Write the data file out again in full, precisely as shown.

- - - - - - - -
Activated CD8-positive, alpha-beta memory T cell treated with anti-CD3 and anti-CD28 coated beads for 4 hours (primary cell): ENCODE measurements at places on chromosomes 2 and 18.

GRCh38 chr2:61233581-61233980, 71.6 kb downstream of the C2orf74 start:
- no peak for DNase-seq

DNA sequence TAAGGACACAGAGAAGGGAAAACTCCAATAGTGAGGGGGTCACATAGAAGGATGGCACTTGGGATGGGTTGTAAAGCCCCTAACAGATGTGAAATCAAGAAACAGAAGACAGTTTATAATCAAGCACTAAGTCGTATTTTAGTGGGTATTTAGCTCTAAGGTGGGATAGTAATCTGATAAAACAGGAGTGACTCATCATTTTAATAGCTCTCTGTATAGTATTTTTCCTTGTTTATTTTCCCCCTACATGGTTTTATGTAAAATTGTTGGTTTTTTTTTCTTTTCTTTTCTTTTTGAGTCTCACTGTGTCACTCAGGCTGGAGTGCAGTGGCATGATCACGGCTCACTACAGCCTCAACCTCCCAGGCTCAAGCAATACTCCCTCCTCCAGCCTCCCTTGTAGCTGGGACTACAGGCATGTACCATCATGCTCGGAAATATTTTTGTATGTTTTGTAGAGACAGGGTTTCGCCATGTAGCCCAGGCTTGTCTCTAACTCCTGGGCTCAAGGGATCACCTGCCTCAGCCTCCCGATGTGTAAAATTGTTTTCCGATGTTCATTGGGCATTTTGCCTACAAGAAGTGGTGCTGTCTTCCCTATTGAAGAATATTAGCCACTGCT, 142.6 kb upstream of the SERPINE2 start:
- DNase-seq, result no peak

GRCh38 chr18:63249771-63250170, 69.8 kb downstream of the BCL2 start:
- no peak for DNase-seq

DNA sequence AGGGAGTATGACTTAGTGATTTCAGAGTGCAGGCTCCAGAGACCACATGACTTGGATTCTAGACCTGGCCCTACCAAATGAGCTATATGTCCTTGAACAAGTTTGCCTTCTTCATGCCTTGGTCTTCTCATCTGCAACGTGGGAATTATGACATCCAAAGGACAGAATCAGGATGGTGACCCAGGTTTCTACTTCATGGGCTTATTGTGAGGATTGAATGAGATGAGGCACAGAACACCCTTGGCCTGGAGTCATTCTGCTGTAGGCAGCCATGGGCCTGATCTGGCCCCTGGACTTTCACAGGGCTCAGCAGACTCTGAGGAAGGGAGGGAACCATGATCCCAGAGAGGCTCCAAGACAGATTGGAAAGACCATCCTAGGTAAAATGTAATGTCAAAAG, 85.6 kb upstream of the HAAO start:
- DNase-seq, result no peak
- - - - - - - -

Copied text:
Activated CD8-positive, alpha-beta memory T cell treated with anti-CD3 and anti-CD28 coated beads for 4 hours (primary cell): ENCODE measurements at places on chromosomes 2 and 18.

GRCh38 chr2:61233581-61233980, 71.6 kb downstream of the C2orf74 start:
- no peak for DNase-seq

DNA sequence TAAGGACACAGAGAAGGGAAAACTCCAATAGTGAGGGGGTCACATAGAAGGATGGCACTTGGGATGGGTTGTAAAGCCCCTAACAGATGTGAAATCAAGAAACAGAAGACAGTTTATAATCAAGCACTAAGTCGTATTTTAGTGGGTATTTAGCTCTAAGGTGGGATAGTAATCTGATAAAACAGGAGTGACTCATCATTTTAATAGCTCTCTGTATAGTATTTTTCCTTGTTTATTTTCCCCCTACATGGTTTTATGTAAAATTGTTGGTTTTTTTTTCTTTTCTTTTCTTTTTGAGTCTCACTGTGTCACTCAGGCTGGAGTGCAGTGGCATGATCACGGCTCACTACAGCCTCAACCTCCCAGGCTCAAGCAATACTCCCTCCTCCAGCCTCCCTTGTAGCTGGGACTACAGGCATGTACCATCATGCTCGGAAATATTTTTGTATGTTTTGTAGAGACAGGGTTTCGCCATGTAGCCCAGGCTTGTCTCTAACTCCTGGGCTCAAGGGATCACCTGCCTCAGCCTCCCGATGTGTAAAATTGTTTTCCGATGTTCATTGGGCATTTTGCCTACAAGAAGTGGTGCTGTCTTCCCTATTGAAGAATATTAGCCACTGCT, 142.6 kb upstream of the SERPINE2 start:
- DNase-seq, result no peak

GRCh38 chr18:63249771-63250170, 69.8 kb downstream of the BCL2 start:
- no peak for DNase-seq

DNA sequence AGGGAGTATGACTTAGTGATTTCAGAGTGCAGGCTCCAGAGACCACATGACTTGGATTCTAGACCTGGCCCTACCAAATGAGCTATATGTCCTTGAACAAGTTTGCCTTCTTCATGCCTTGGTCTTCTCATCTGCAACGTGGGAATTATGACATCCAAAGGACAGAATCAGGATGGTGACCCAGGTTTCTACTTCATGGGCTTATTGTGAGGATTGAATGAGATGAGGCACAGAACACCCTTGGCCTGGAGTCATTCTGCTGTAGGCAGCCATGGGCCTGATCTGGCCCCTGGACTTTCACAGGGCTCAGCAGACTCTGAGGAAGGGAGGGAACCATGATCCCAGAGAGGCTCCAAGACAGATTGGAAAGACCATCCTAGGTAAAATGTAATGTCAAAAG, 85.6 kb upstream of the HAAO start:
- DNase-seq, result no peak